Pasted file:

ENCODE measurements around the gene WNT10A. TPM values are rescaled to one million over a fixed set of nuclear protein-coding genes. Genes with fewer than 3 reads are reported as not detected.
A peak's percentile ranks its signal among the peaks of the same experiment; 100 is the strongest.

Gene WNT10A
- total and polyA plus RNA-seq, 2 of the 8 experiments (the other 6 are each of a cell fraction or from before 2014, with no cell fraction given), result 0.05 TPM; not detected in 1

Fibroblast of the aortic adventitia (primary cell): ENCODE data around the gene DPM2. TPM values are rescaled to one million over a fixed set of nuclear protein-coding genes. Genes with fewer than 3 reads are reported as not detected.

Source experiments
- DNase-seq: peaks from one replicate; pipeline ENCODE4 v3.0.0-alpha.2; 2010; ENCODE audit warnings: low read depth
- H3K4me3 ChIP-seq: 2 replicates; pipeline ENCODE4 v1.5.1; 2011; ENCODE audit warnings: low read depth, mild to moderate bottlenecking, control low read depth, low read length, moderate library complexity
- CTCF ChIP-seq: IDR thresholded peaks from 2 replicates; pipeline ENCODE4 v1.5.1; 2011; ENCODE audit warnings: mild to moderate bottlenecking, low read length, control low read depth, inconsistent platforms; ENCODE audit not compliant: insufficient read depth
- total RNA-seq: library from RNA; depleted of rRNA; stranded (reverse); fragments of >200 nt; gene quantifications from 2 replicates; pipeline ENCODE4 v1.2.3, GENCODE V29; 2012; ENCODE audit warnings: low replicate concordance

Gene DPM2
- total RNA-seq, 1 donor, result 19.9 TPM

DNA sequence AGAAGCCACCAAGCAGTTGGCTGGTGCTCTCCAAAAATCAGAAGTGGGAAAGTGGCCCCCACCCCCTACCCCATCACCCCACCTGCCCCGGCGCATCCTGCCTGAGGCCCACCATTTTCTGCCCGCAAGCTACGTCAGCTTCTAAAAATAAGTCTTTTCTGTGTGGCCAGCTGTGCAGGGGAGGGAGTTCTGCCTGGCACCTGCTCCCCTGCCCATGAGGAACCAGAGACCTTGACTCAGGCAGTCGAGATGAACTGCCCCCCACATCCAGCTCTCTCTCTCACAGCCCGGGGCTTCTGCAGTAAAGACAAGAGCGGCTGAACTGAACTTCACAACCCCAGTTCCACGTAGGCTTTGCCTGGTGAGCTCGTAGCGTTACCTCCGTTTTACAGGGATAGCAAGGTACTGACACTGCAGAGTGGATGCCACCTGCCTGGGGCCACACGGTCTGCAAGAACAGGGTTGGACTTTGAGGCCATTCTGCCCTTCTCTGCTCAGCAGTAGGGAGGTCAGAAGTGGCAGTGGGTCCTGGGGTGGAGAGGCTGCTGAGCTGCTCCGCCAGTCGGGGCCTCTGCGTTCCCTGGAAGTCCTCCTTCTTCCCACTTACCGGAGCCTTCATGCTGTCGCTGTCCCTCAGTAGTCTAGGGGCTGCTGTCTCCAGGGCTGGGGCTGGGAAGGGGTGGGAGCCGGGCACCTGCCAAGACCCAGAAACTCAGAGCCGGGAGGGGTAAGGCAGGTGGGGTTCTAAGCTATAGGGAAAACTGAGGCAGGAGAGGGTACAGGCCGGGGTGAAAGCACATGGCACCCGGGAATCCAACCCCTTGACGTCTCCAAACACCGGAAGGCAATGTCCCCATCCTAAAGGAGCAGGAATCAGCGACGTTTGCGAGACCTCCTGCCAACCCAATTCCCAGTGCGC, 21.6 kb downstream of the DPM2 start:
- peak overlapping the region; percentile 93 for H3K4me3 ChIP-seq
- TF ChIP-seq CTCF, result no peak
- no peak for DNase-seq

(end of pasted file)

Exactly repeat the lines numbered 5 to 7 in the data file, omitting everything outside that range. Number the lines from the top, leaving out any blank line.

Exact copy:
Fibroblast of the aortic adventitia (primary cell): ENCODE data around the gene DPM2. TPM values are rescaled to one million over a fixed set of nuclear protein-coding genes. Genes with fewer than 3 reads are reported as not detected.

Source experiments
- DNase-seq: peaks from one replicate; pipeline ENCODE4 v3.0.0-alpha.2; 2010; ENCODE audit warnings: low read depth